The temperature rise measurement by the resistance method, for cooper conductors, is calculated according to the following formula:

Temperature rise measurement by the resistance method


  • Δt – temperature rise;
  • t1 – winding temperature prior to testing, which should be practically equal to the cooling medium, measured by thermometer;
  • t2 – winding temperature at the conclusion of the test;
  • ta – temperature of the cooling medium at the conclusion of the test;
  • R1 – winding resistance prior to testing;
  • R2 – winding resistance at the end of the test.

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5. Electric Motor Application

5.1 General

The hottest spot temperature in the winding should be maintained below the maximum allowed temperature for the insulation class. The total temperature is the sum of the ambient temperature, plus temperature rise (∆t), plus the difference existing between the average winding temperature and the hottest spot.

Motor standards specify the maximum temperature rise ∆t, so the temperature of the hottest spot remains within the allowable limit based on the following considerations:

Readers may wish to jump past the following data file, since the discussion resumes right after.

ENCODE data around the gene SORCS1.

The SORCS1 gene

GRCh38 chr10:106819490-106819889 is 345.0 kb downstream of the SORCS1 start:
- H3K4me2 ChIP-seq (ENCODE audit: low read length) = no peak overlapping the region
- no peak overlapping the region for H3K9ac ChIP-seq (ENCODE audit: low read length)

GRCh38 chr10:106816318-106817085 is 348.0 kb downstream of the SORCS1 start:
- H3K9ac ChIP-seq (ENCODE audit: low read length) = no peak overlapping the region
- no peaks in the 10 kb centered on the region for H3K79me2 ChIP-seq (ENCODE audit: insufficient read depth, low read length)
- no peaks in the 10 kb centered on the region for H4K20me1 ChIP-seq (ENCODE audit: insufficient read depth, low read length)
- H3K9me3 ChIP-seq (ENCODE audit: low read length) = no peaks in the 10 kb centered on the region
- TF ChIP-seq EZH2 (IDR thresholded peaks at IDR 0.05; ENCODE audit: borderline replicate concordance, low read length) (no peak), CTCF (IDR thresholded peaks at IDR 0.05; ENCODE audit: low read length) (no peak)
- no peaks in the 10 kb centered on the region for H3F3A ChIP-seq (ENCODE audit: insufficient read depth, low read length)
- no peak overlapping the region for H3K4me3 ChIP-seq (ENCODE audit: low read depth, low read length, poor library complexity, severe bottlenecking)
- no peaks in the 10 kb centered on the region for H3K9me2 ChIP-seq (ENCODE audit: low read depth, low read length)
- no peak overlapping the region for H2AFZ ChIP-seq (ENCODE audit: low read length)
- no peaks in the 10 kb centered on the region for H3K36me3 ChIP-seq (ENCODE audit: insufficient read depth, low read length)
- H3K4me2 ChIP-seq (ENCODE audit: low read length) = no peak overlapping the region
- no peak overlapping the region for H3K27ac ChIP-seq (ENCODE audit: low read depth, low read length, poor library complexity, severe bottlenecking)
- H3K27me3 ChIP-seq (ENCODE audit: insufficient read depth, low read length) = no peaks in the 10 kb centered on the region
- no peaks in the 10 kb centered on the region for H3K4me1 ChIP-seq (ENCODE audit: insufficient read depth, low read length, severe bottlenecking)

1. Ambient temperature should not exceed 40 ºC, as per standard. Above this value, working conditions are considered as special operating conditions.
  2. The difference between the average temperature of the winding and the hottest spot does not vary very much from motor to motor and its value specifed by standard, is 5 ºC for Classes A and E, 10 ºC for Class B and F and 15 ºC for Class H.
Therefore, motor standards specify a maximum allowed ambient temperature, as well as a maximum allowed temperature rise for each insulation class. Thus, the temperature of the hottest spot is indirectly limited.

The figures and the allowable temperature composition for the hottest spot are shown on Table 1 below:

Table 1 – Temperature composition as function of the insulation class

Insulation classAEBFH
Ambient temperature°C4040404040